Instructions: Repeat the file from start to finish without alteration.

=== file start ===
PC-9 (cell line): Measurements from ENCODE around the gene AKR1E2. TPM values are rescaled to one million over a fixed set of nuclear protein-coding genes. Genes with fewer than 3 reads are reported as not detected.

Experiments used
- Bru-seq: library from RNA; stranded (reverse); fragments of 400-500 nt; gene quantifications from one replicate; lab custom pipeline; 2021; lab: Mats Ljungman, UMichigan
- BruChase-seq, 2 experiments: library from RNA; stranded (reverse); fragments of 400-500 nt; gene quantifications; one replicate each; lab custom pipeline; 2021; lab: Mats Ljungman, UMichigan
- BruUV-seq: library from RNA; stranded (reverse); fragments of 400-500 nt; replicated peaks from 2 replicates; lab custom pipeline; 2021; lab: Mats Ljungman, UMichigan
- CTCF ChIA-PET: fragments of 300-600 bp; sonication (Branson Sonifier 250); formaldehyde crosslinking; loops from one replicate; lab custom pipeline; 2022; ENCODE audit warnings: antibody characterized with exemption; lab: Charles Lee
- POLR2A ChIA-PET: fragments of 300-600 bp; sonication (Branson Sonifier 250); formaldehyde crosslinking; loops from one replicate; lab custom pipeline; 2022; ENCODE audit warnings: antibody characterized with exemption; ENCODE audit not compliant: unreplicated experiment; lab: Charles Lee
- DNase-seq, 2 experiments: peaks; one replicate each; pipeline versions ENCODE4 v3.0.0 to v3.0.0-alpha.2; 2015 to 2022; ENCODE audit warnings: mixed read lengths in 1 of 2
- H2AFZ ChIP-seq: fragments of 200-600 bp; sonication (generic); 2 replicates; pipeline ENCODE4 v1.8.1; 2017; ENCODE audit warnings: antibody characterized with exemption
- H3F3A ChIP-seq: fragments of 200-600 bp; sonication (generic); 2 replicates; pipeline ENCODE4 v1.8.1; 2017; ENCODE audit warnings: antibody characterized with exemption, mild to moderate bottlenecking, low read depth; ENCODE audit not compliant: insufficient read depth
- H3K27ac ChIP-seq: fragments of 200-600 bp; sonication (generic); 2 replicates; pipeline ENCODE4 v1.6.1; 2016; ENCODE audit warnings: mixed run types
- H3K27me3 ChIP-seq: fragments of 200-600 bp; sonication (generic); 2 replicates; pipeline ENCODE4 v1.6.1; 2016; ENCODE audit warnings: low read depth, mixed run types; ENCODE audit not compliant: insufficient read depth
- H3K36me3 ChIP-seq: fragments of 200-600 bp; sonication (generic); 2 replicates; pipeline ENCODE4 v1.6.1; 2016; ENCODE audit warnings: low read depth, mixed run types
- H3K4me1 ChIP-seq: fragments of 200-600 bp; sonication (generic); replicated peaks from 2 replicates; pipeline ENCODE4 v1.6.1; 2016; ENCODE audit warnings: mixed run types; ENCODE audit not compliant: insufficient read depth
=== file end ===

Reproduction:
PC-9 (cell line): Measurements from ENCODE around the gene AKR1E2. TPM values are rescaled to one million over a fixed set of nuclear protein-coding genes. Genes with fewer than 3 reads are reported as not detected.

Experiments used
- Bru-seq: library from RNA; stranded (reverse); fragments of 400-500 nt; gene quantifications from one replicate; lab custom pipeline; 2021; lab: Mats Ljungman, UMichigan
- BruChase-seq, 2 experiments: library from RNA; stranded (reverse); fragments of 400-500 nt; gene quantifications; one replicate each; lab custom pipeline; 2021; lab: Mats Ljungman, UMichigan
- BruUV-seq: library from RNA; stranded (reverse); fragments of 400-500 nt; replicated peaks from 2 replicates; lab custom pipeline; 2021; lab: Mats Ljungman, UMichigan
- CTCF ChIA-PET: fragments of 300-600 bp; sonication (Branson Sonifier 250); formaldehyde crosslinking; loops from one replicate; lab custom pipeline; 2022; ENCODE audit warnings: antibody characterized with exemption; lab: Charles Lee
- POLR2A ChIA-PET: fragments of 300-600 bp; sonication (Branson Sonifier 250); formaldehyde crosslinking; loops from one replicate; lab custom pipeline; 2022; ENCODE audit warnings: antibody characterized with exemption; ENCODE audit not compliant: unreplicated experiment; lab: Charles Lee
- DNase-seq, 2 experiments: peaks; one replicate each; pipeline versions ENCODE4 v3.0.0 to v3.0.0-alpha.2; 2015 to 2022; ENCODE audit warnings: mixed read lengths in 1 of 2
- H2AFZ ChIP-seq: fragments of 200-600 bp; sonication (generic); 2 replicates; pipeline ENCODE4 v1.8.1; 2017; ENCODE audit warnings: antibody characterized with exemption
- H3F3A ChIP-seq: fragments of 200-600 bp; sonication (generic); 2 replicates; pipeline ENCODE4 v1.8.1; 2017; ENCODE audit warnings: antibody characterized with exemption, mild to moderate bottlenecking, low read depth; ENCODE audit not compliant: insufficient read depth
- H3K27ac ChIP-seq: fragments of 200-600 bp; sonication (generic); 2 replicates; pipeline ENCODE4 v1.6.1; 2016; ENCODE audit warnings: mixed run types
- H3K27me3 ChIP-seq: fragments of 200-600 bp; sonication (generic); 2 replicates; pipeline ENCODE4 v1.6.1; 2016; ENCODE audit warnings: low read depth, mixed run types; ENCODE audit not compliant: insufficient read depth
- H3K36me3 ChIP-seq: fragments of 200-600 bp; sonication (generic); 2 replicates; pipeline ENCODE4 v1.6.1; 2016; ENCODE audit warnings: low read depth, mixed run types
- H3K4me1 ChIP-seq: fragments of 200-600 bp; sonication (generic); replicated peaks from 2 replicates; pipeline ENCODE4 v1.6.1; 2016; ENCODE audit warnings: mixed run types; ENCODE audit not compliant: insufficient read depth